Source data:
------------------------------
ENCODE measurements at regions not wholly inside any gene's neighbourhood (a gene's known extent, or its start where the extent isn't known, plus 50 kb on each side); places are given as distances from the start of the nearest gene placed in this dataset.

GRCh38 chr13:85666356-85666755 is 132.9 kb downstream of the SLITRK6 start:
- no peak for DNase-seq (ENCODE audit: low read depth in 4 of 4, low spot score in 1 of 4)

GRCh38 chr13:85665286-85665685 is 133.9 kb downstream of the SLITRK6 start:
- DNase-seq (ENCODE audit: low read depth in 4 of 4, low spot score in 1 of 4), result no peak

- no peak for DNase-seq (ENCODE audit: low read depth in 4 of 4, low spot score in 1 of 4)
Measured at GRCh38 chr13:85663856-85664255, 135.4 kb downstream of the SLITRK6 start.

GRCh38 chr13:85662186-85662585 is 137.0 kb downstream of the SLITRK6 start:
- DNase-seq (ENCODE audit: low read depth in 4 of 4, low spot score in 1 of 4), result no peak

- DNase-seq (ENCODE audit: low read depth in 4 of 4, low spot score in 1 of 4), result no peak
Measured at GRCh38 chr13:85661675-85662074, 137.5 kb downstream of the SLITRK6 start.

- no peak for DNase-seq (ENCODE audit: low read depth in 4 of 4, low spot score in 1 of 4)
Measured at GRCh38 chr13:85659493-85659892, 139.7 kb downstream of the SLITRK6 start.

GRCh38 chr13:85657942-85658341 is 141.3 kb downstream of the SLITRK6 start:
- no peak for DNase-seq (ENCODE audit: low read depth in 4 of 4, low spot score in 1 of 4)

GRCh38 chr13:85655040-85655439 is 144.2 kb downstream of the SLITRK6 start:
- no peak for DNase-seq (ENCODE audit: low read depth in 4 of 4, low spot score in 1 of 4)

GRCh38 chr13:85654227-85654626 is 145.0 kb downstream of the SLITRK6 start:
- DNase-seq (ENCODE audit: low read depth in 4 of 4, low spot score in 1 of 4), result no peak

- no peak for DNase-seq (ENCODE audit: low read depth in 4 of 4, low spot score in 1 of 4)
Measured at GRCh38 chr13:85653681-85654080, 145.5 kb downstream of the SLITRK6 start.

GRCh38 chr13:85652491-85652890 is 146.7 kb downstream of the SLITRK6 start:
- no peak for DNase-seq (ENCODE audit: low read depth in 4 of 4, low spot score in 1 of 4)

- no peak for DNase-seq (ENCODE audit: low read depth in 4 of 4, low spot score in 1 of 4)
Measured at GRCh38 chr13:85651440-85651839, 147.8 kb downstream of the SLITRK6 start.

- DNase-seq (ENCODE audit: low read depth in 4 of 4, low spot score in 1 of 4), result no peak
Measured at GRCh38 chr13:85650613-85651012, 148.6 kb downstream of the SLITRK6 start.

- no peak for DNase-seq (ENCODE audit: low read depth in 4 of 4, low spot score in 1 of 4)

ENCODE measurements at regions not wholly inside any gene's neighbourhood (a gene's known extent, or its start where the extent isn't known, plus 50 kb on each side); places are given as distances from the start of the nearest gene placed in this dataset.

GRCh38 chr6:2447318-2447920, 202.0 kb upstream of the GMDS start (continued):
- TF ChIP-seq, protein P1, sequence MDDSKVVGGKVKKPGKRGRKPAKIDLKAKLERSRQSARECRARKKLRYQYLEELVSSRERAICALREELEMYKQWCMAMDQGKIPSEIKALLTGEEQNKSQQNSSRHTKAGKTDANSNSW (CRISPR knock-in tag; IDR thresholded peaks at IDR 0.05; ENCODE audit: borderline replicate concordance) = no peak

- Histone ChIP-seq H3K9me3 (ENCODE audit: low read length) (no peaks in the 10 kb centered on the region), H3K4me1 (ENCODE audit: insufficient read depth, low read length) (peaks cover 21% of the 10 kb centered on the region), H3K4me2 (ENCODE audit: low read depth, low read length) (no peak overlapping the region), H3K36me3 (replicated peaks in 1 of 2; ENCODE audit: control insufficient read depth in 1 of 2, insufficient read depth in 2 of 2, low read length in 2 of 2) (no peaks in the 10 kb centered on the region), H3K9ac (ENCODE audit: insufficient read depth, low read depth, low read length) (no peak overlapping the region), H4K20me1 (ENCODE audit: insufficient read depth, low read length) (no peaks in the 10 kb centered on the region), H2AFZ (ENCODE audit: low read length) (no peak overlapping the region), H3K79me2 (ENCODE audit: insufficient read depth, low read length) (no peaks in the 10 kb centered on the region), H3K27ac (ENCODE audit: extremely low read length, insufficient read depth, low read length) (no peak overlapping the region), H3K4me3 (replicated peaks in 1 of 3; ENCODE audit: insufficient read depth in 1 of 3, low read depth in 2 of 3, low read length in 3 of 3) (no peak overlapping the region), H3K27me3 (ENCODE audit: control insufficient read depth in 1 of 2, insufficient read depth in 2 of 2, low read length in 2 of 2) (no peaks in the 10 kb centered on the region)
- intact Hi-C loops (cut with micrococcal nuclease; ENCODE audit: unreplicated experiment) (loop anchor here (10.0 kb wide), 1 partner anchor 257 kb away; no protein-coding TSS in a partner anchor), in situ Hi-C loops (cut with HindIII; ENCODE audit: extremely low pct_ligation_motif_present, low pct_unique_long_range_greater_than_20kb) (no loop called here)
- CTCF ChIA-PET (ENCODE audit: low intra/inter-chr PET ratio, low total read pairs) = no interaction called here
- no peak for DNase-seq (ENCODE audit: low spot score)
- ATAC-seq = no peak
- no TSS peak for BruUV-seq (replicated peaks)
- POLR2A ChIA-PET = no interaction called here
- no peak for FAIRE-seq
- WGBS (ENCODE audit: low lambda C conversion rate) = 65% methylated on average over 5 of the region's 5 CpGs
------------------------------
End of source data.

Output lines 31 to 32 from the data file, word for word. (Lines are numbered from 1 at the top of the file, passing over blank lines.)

- TF ChIP-seq, protein P1, sequence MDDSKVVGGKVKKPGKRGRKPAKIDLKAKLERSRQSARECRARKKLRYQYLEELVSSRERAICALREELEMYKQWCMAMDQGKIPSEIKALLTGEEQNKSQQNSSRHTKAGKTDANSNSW (CRISPR knock-in tag; IDR thresholded peaks at IDR 0.05; ENCODE audit: borderline replicate concordance) = no peak

- Histone ChIP-seq H3K9me3 (ENCODE audit: low read length) (no peaks in the 10 kb centered on the region), H3K4me1 (ENCODE audit: insufficient read depth, low read length) (peaks cover 21% of the 10 kb centered on the region), H3K4me2 (ENCODE audit: low read depth, low read length) (no peak overlapping the region), H3K36me3 (replicated peaks in 1 of 2; ENCODE audit: control insufficient read depth in 1 of 2, insufficient read depth in 2 of 2, low read length in 2 of 2) (no peaks in the 10 kb centered on the region), H3K9ac (ENCODE audit: insufficient read depth, low read depth, low read length) (no peak overlapping the region), H4K20me1 (ENCODE audit: insufficient read depth, low read length) (no peaks in the 10 kb centered on the region), H2AFZ (ENCODE audit: low read length) (no peak overlapping the region), H3K79me2 (ENCODE audit: insufficient read depth, low read length) (no peaks in the 10 kb centered on the region), H3K27ac (ENCODE audit: extremely low read length, insufficient read depth, low read length) (no peak overlapping the region), H3K4me3 (replicated peaks in 1 of 3; ENCODE audit: insufficient read depth in 1 of 3, low read depth in 2 of 3, low read length in 3 of 3) (no peak overlapping the region), H3K27me3 (ENCODE audit: control insufficient read depth in 1 of 2, insufficient read depth in 2 of 2, low read length in 2 of 2) (no peaks in the 10 kb centered on the region)